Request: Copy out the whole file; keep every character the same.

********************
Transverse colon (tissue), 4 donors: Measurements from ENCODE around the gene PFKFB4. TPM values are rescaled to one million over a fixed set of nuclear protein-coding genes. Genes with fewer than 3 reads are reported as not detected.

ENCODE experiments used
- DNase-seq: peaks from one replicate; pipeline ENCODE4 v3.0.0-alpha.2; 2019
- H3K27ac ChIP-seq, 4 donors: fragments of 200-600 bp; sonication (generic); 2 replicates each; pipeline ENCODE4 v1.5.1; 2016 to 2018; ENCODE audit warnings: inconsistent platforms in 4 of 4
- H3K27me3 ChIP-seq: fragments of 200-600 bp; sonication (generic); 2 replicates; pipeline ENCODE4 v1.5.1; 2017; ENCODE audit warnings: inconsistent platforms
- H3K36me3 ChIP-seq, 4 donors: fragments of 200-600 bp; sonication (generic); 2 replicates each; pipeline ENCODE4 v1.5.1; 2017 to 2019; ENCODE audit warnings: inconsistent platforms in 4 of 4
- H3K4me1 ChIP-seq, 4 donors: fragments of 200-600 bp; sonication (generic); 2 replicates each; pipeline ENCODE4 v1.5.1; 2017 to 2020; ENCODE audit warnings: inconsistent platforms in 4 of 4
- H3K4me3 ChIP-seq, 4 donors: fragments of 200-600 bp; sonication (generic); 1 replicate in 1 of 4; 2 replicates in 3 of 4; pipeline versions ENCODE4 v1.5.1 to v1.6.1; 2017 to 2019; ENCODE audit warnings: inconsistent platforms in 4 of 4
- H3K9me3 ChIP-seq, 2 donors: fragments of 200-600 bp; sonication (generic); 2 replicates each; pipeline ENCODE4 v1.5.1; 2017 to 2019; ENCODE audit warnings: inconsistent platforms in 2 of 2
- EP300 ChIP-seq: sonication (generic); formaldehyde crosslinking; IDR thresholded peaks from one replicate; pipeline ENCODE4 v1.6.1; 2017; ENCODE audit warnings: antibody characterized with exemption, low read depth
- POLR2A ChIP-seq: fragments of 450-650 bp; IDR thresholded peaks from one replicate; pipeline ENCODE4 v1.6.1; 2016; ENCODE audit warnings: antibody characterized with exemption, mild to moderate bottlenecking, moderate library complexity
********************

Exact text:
Transverse colon (tissue), 4 donors: Measurements from ENCODE around the gene PFKFB4. TPM values are rescaled to one million over a fixed set of nuclear protein-coding genes. Genes with fewer than 3 reads are reported as not detected.

ENCODE experiments used
- DNase-seq: peaks from one replicate; pipeline ENCODE4 v3.0.0-alpha.2; 2019
- H3K27ac ChIP-seq, 4 donors: fragments of 200-600 bp; sonication (generic); 2 replicates each; pipeline ENCODE4 v1.5.1; 2016 to 2018; ENCODE audit warnings: inconsistent platforms in 4 of 4
- H3K27me3 ChIP-seq: fragments of 200-600 bp; sonication (generic); 2 replicates; pipeline ENCODE4 v1.5.1; 2017; ENCODE audit warnings: inconsistent platforms
- H3K36me3 ChIP-seq, 4 donors: fragments of 200-600 bp; sonication (generic); 2 replicates each; pipeline ENCODE4 v1.5.1; 2017 to 2019; ENCODE audit warnings: inconsistent platforms in 4 of 4
- H3K4me1 ChIP-seq, 4 donors: fragments of 200-600 bp; sonication (generic); 2 replicates each; pipeline ENCODE4 v1.5.1; 2017 to 2020; ENCODE audit warnings: inconsistent platforms in 4 of 4
- H3K4me3 ChIP-seq, 4 donors: fragments of 200-600 bp; sonication (generic); 1 replicate in 1 of 4; 2 replicates in 3 of 4; pipeline versions ENCODE4 v1.5.1 to v1.6.1; 2017 to 2019; ENCODE audit warnings: inconsistent platforms in 4 of 4
- H3K9me3 ChIP-seq, 2 donors: fragments of 200-600 bp; sonication (generic); 2 replicates each; pipeline ENCODE4 v1.5.1; 2017 to 2019; ENCODE audit warnings: inconsistent platforms in 2 of 2
- EP300 ChIP-seq: sonication (generic); formaldehyde crosslinking; IDR thresholded peaks from one replicate; pipeline ENCODE4 v1.6.1; 2017; ENCODE audit warnings: antibody characterized with exemption, low read depth
- POLR2A ChIP-seq: fragments of 450-650 bp; IDR thresholded peaks from one replicate; pipeline ENCODE4 v1.6.1; 2016; ENCODE audit warnings: antibody characterized with exemption, mild to moderate bottlenecking, moderate library complexity